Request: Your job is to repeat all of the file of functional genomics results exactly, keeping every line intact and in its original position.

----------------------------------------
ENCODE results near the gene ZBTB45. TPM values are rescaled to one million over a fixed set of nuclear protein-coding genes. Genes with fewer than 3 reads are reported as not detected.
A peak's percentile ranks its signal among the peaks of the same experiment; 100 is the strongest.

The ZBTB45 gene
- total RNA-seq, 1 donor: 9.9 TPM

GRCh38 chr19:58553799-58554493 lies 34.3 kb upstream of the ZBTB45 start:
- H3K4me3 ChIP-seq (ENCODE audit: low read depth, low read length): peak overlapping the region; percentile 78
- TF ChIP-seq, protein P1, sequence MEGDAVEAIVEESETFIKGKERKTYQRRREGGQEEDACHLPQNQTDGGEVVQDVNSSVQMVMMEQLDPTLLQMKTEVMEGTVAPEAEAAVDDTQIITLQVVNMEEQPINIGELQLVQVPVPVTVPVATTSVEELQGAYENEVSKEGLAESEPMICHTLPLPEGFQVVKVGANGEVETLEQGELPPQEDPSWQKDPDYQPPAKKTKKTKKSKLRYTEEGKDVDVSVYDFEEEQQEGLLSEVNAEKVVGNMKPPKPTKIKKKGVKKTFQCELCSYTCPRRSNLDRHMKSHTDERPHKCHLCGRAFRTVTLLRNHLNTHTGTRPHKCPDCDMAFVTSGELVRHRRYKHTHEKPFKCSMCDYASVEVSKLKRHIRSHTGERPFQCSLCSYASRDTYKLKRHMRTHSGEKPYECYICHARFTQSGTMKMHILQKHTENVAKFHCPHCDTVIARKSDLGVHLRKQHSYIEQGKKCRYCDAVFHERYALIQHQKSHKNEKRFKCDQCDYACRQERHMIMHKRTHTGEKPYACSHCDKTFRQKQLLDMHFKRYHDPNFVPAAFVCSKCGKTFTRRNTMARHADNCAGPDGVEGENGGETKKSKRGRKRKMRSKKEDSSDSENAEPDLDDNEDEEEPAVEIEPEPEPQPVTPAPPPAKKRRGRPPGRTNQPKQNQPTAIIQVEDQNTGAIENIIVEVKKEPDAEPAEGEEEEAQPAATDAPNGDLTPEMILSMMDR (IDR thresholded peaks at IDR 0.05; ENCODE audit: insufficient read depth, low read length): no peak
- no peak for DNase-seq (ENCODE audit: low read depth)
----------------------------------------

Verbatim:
ENCODE results near the gene ZBTB45. TPM values are rescaled to one million over a fixed set of nuclear protein-coding genes. Genes with fewer than 3 reads are reported as not detected.
A peak's percentile ranks its signal among the peaks of the same experiment; 100 is the strongest.

The ZBTB45 gene
- total RNA-seq, 1 donor: 9.9 TPM

GRCh38 chr19:58553799-58554493 lies 34.3 kb upstream of the ZBTB45 start:
- H3K4me3 ChIP-seq (ENCODE audit: low read depth, low read length): peak overlapping the region; percentile 78
- TF ChIP-seq, protein P1, sequence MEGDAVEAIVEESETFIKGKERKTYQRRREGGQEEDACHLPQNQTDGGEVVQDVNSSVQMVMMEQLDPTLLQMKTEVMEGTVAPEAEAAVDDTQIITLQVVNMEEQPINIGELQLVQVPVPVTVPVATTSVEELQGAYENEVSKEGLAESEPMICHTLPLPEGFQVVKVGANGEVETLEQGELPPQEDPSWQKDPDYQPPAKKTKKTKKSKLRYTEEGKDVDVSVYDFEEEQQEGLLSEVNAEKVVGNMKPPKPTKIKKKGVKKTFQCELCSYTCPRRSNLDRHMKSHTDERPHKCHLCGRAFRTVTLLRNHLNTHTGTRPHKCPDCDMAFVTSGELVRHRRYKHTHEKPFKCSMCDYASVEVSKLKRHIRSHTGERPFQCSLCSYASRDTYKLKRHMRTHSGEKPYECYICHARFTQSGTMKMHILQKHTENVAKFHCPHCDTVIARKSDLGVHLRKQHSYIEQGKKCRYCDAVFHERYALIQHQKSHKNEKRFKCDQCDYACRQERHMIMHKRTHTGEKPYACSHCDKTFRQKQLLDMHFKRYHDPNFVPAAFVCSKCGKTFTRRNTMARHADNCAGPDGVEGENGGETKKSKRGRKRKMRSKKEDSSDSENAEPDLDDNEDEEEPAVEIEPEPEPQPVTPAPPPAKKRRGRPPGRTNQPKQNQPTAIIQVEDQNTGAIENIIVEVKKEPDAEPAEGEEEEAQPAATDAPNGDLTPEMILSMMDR (IDR thresholded peaks at IDR 0.05; ENCODE audit: insufficient read depth, low read length): no peak
- no peak for DNase-seq (ENCODE audit: low read depth)